What type of validation is required?
Learn about SSL certificate validation types while issuance
A trust hierarchy demands that entities "vouch" for each other. Companies that issue SSL certificates are in the business of establishing that entities on the web are, in fact, who they claim to be. The potential for criminal activity on the web (in relevance to SSL anyway), is in online "hijacking" of sites or connections to siphon encrypted data. Persons so inclined can easily "copy" web site interfaces and pose as well-known vendors, simply to collect confidential data.
SSL certificates work to prevent this through ensuring that www.abc.com is, in fact, ABC Company. In the "real world" we use identification procedures like photo IDs, telephone calls and papers of incorporation to verify who we're dealing with. If products or services are defective, buyers can seek recourse. In the "online world", companies looking to use SSL certificates must prove to the Certification Authority that they have the right to present themselves online as ABC Company.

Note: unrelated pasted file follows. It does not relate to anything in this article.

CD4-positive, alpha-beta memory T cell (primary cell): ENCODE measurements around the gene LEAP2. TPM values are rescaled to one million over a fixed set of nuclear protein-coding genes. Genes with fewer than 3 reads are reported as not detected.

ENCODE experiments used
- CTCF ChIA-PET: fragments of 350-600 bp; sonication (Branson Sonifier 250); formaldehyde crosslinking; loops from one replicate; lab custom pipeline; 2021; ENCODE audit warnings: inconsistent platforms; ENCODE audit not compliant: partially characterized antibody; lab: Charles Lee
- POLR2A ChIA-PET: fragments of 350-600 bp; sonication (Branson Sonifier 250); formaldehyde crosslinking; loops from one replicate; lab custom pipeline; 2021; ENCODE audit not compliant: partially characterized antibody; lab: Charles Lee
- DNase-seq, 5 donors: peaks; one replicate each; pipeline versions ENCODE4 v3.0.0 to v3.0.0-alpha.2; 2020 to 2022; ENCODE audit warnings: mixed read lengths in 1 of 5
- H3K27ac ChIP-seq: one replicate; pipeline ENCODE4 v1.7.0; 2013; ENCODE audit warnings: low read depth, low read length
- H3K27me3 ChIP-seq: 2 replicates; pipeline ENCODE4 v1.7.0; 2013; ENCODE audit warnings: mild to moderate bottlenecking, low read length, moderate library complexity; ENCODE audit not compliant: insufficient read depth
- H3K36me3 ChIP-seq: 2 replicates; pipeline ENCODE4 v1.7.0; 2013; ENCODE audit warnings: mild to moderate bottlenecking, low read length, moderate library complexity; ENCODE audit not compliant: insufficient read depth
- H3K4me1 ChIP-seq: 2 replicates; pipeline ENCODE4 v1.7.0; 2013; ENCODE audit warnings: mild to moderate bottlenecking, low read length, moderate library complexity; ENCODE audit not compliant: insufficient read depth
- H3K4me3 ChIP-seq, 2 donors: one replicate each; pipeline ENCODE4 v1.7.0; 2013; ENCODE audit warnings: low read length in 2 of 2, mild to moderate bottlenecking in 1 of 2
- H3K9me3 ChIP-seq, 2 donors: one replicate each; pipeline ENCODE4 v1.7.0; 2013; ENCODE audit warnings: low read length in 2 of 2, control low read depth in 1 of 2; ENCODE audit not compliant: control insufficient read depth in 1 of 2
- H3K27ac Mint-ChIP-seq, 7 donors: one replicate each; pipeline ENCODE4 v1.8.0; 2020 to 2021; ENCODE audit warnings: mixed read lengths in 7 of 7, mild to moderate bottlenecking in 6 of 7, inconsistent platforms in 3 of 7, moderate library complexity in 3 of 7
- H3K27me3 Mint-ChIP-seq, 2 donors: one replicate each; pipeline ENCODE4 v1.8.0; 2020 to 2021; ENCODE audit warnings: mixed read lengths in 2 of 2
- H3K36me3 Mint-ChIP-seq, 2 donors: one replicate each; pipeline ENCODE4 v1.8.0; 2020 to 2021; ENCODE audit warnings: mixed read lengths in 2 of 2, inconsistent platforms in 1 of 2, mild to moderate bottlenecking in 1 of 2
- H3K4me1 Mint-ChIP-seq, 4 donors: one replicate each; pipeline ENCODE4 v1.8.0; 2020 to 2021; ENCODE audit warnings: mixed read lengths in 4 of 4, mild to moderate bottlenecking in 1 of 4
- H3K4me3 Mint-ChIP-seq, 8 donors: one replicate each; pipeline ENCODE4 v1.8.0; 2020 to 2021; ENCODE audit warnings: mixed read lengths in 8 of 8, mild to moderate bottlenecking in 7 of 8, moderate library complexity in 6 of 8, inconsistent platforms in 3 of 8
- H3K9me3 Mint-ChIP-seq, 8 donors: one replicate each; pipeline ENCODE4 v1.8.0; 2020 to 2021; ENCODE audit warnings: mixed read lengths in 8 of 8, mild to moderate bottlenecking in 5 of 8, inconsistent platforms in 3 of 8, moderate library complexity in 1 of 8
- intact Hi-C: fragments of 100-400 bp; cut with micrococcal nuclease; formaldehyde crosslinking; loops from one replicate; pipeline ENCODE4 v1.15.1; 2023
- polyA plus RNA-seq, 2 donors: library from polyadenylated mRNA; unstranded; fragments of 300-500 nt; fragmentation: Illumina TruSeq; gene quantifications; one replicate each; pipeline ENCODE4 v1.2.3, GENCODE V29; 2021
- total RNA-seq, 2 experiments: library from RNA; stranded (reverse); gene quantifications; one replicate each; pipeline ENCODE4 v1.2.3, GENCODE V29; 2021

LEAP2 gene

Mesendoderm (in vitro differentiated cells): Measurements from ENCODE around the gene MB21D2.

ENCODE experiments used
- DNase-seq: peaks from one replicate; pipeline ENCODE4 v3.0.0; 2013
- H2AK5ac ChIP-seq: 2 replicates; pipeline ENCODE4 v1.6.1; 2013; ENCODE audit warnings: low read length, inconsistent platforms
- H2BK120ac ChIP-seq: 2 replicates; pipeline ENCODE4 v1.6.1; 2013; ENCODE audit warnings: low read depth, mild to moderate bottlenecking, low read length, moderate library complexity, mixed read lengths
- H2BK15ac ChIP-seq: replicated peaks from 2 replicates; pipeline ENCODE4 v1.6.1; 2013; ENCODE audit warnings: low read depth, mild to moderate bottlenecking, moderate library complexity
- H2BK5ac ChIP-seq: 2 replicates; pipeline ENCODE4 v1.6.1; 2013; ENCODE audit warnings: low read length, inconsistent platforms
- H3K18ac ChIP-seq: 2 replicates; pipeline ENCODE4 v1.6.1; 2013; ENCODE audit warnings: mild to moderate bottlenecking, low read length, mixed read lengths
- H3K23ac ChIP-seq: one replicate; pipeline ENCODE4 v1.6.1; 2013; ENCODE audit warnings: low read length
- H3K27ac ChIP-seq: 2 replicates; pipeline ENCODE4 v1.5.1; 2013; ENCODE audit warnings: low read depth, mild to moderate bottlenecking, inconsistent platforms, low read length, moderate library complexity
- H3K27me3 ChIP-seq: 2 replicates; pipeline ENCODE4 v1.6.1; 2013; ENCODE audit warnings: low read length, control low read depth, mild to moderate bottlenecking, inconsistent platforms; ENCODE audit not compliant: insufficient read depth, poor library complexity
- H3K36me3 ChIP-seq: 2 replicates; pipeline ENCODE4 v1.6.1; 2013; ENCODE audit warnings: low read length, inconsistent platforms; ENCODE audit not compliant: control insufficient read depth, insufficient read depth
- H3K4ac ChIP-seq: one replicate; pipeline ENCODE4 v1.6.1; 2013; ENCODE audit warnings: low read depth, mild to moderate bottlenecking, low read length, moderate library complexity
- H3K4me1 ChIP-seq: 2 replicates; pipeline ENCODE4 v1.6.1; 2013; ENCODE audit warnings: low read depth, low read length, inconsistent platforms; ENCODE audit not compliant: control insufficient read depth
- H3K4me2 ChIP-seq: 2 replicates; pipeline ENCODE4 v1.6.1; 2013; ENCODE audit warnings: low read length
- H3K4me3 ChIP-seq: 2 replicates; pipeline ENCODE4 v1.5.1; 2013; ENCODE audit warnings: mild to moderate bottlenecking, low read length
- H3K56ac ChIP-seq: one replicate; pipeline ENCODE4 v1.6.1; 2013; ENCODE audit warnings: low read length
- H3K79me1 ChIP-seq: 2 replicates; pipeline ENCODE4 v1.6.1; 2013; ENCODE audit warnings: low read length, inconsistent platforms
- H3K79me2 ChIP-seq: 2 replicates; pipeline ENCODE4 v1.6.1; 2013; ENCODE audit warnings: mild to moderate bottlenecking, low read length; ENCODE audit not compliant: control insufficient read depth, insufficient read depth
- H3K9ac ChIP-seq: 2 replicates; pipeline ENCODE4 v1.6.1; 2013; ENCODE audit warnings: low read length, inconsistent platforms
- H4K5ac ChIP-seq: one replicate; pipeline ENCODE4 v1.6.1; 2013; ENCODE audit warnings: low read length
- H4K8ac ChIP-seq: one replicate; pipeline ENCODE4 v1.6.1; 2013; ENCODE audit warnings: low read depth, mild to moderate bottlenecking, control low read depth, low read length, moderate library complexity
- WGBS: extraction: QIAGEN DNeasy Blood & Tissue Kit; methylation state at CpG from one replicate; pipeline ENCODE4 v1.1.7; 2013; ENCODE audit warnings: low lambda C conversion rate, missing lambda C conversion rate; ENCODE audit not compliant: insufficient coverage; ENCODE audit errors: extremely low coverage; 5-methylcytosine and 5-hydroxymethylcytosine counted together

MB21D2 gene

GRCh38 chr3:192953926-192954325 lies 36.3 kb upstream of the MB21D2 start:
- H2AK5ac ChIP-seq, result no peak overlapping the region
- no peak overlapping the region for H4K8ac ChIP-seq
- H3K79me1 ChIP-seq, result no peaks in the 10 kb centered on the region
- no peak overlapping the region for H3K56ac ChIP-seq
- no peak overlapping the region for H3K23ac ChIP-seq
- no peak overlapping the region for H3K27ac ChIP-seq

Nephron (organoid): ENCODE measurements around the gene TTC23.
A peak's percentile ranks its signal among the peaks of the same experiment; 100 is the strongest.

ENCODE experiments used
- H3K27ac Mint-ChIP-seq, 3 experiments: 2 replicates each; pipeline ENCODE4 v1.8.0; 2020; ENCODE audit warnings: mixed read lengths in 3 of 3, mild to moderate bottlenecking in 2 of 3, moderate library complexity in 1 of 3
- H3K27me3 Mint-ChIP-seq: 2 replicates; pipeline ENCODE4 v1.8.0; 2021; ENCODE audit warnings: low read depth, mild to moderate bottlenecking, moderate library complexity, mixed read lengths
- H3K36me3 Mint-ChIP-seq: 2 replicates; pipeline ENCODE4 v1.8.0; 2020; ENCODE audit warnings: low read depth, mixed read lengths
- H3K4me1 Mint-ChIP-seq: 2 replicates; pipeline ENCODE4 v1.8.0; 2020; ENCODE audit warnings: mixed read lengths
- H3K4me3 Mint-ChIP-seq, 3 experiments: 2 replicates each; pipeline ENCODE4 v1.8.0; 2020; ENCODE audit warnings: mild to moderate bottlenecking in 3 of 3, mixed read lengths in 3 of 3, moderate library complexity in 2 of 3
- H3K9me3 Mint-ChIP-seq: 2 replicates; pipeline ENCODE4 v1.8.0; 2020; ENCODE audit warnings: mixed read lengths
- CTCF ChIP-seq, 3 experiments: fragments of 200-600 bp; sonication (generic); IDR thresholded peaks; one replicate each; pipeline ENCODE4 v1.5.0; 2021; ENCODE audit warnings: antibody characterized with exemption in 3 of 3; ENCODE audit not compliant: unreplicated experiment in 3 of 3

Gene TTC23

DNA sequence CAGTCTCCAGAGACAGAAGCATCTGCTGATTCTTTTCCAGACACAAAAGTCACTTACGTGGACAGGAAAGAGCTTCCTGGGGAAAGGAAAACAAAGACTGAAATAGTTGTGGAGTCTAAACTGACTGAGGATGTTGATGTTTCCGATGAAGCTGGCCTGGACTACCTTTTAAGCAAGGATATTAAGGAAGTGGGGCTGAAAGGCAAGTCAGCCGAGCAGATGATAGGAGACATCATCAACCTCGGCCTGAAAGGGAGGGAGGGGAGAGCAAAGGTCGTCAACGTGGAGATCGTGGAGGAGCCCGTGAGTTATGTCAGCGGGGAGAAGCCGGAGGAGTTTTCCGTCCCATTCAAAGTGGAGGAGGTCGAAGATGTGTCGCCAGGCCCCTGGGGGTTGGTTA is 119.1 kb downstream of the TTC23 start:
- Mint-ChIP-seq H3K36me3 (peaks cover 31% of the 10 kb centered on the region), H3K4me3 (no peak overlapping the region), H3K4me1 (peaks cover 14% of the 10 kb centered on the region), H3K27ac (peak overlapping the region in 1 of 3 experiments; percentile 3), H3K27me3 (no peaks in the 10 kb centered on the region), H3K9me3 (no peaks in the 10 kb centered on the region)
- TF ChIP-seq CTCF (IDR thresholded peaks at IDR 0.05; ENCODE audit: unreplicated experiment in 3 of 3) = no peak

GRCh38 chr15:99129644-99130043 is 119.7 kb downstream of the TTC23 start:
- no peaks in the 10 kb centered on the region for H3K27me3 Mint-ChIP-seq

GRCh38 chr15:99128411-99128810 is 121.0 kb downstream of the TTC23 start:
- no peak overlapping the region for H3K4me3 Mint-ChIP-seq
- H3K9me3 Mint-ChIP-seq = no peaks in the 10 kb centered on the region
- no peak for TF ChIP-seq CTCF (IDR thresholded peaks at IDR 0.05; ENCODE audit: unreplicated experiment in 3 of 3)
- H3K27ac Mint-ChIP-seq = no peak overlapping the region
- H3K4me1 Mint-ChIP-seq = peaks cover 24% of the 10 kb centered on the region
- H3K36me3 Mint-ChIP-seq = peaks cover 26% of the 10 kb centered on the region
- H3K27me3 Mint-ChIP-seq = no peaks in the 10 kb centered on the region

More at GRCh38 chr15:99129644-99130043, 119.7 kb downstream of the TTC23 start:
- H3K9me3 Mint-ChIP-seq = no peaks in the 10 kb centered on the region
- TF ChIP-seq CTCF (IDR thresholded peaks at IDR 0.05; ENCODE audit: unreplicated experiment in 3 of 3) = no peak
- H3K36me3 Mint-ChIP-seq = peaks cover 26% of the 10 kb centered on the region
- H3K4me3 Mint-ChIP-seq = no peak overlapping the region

This is done through a variety of means that differ by SSL product. For simplicity, consider the method started and championed by Symantec™, as the "traditional" model. The process involves certificate petitioners faxing their Articles of Incorporation, and then waiting several days to be granted a certificate to do business online under that name. There is a fair amount of overhead related to this task, as these credentials are examined and reviewed, and full-service products in this arena can cost hundreds of dollars.
There are newer, lower-cost alternatives in which certificates are issued more quickly. These certificates verify that the certificate holder is the owner of that domain, ensuring customers that domain name "owners" are who they claim to be.
There are also other validation options, like two-way, real-time telephony. Certificate applicants are required to provide telephone numbers, and Certification Authorities call to verify basic information, providing yet another way to seek recourse in the event of problems.
So there are essentially two types of validation available - manual and automated.